Where do US interests lie when it comes to Canada’s Online News Act?

Back in November, US Trade Representative Katherine Tai met virtually with her Canadian counterpart, International Trade Minister Mary Ng. According to the account of the meeting released by USTR, among the issues raised was impending or proposed Canadian legislation related to digital platforms;

“Ambassador Tai expressed concern about Canada’s proposed unilateral digital service tax and pending legislation in the Canadian Parliament that could impact digital streaming services and online news sharing and discriminate against U.S. businesses.”

The critics of the pending legislation, particularly Bill C-18, the Online News Act, jumped on this statement as proof that the US might retaliate if the Bill is passed, sounding the klaxon of doom. In case anyone missed it, C-18 is designed to implement a negotiation process (backed up by government enabled compulsory arbitration if negotiations fail) for compensation for the use of news content by “digital news intermediaries” (which for sure include platforms such as Alphabet/Google and Meta/Facebook, and possibly others in future) and designated news businesses in Canada. It is based on Australia’s example where that country introduced a News Media Bargaining Code requiring the platforms to negotiate payment with news providers for providing access to Australian news. If a suitable deal was reached, the platforms could avoid designation under the Code. Not surprisingly, incentivized by the threat of legislation, the platforms managed to strike deals with most media outlets in Australia, although not without some initial game-playing and resistance by both Google and Facebook. The Canadian legislation is designed to do much the same, although with more transparency and more guidance on where the money is to be spent (on newsrooms).

The platforms have pulled out all the stops to oppose the Canadian legislation, which they probably see as writing on the wall for what is likely to happen eventually in the US. Facebook has threatened to block posting of Canadian news on its site in Canada, a tactic it also employed in the US to fight back similar legislation (Journalism Competition and Preservation Act, JCPA) being considered in Congress. (The JCPA almost made it through the US legislative mill last year, having been attached to the National Defense Appropriations Bill, but in December of 2022 the platforms and others mounted a counter-offensive that succeeded in getting the news provision dropped from the Defense Bill at the last moment).

Another tactic the platforms have used is to dredge up various claims that C-18 violates Canada’s commitments under the new NAFTA, the USMCA (or CUSMA in Canada), or the Berne Convention. An industry association to which both Google and Meta belong (Computer & Communications Industry Association, or CCIA) produced a White Paper arguing that if enacted, C-18 would violate Canada’s international trade obligations in several ways. The CCIA’s paper not only misconstrued key elements of C-18, its analysis did not stack up in terms of demonstrating any denial of national treatment to US companies, as I outlined in a previous blog post and article, (Bill C-18, the Online News Act: Does it Violate Canada’s Trade Agreement Obligations?).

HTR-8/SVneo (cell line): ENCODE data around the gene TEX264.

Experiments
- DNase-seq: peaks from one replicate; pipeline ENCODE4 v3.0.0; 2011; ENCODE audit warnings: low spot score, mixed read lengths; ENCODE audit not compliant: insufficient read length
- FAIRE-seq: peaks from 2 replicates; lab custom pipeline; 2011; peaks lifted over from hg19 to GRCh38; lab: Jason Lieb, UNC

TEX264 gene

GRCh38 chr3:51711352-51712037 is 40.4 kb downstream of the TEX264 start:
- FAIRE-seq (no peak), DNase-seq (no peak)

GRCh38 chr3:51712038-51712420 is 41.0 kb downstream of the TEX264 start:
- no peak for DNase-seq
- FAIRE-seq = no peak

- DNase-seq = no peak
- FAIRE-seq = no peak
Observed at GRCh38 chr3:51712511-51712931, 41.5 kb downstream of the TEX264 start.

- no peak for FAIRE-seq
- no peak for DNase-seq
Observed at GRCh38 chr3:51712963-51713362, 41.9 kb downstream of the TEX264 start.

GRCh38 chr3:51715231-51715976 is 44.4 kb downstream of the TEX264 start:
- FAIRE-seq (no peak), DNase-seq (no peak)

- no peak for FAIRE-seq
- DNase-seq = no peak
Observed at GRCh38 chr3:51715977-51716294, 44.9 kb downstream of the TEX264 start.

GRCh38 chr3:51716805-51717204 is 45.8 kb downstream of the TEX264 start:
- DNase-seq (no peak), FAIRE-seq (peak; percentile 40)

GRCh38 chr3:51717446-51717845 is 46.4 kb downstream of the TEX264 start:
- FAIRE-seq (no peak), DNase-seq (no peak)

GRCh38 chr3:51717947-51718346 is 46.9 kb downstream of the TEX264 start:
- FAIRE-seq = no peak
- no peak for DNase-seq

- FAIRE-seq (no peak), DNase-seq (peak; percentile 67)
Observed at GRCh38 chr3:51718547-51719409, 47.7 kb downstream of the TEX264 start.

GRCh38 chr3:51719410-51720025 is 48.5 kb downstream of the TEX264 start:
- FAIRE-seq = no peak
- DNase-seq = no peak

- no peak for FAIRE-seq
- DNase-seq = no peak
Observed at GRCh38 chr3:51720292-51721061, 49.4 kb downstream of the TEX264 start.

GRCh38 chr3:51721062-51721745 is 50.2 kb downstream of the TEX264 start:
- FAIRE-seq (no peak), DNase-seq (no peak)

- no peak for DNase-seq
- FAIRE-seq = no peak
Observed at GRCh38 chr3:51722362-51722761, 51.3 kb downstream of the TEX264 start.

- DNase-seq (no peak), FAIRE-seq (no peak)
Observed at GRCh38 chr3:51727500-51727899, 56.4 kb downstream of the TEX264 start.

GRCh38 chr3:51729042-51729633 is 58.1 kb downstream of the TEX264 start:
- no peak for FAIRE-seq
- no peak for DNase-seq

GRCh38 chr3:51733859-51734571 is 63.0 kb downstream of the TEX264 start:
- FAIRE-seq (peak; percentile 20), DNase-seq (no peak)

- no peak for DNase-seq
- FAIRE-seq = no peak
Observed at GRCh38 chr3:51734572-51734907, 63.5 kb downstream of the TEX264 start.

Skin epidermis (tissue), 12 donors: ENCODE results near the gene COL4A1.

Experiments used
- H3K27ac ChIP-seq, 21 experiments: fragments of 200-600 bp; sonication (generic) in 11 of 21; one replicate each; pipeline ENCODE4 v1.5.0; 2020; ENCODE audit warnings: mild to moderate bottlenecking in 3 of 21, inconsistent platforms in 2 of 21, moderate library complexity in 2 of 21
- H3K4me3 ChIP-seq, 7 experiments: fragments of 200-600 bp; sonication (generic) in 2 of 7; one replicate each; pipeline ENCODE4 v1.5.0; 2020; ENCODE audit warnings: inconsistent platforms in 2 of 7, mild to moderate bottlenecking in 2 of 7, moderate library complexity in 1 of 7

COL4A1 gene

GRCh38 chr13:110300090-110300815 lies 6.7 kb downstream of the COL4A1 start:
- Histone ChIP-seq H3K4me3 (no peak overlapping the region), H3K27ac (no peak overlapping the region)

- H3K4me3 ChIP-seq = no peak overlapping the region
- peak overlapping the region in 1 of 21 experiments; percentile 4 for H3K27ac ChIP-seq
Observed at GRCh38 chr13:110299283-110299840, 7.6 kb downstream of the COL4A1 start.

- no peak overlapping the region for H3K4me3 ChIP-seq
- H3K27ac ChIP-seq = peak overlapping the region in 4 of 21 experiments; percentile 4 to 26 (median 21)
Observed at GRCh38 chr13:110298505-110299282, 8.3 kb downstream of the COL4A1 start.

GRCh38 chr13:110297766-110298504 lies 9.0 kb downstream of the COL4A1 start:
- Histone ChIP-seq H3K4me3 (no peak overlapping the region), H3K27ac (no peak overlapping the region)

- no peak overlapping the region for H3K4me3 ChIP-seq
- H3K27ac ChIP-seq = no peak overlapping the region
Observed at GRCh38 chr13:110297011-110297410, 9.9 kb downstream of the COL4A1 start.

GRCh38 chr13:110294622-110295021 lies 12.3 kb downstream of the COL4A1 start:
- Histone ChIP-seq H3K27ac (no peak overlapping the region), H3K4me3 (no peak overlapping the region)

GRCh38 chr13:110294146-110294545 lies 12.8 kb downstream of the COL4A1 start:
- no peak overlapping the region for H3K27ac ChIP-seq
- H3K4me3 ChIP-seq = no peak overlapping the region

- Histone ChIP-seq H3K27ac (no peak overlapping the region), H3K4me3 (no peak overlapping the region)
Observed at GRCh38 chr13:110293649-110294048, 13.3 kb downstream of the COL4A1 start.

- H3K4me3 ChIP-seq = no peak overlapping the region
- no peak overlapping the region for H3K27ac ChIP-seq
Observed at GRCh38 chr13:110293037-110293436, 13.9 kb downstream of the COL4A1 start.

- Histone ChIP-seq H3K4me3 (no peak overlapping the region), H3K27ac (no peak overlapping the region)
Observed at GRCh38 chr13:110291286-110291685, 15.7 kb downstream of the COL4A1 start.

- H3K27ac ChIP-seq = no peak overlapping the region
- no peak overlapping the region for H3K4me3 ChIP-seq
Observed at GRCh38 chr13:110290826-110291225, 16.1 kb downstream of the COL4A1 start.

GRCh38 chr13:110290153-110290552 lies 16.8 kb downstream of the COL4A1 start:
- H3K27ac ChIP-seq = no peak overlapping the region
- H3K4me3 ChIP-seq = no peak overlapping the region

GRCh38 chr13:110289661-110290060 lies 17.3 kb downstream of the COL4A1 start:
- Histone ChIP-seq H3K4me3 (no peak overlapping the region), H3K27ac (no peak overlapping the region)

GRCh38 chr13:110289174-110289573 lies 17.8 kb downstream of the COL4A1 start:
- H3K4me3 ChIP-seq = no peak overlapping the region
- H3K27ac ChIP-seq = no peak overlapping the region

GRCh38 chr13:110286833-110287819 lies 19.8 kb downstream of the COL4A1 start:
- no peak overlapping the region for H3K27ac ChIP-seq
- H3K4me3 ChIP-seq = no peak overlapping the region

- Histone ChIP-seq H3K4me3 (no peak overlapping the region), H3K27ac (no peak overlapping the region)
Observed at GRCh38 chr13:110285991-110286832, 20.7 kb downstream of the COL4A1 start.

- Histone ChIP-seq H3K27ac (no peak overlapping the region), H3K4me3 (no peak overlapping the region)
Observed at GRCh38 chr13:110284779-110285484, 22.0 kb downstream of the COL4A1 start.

One voluble critic of C-18 made much of the fact that the USTR read-out of the meeting contained the reference to Canadian legislation that I reproduced at the top of this blog post, whereas the Canadian read-out did not. (Michael Geist, A Tale of Two Readouts). Suggesting that there was some sort of subterfuge by Canada on this is just plain silly.  For its part, the Canadian statement mentioned topics that did not make it into the US read-out such as softwood lumber and the need to maintain a well-functioning dispute settlement system within the WTO, both areas where Canada is not happy with US positions. (The latter refers to the current US position on the WTO’s dispute settlement system which has led it to block future appointments to the WTO’s Appellate Body). Regardless of the relative merits of the issues discussed, it is standard practice in reporting on such meetings that each side highlights the issues it has raised, not those brought up by the other side. The fact that the Canadian statement did not include Ambassador Tai’s comments on digital legislation is not even worth commenting on—unless you want to make a big deal out of nothing.

More important is the import of what USTR Tai had to say. Was the fact that she “expressed concern” over legislation that “could…discriminate” against US businesses an “Oops, we’ve got it wrong, and had better change the legislation” moment for Canada? Hardly. It is true that USTR was laying down a marker, as it frequently does, expressing its view that US businesses should not be discriminated against, especially when there are national treatment commitments that could be infringed. And of course, Trade Minister Ng “reassured” Tai that Canada’s legislation is consistent with its trade obligations. This is standard back-and-forth positioning between countries when measures that could affect the interests of the other are under consideration.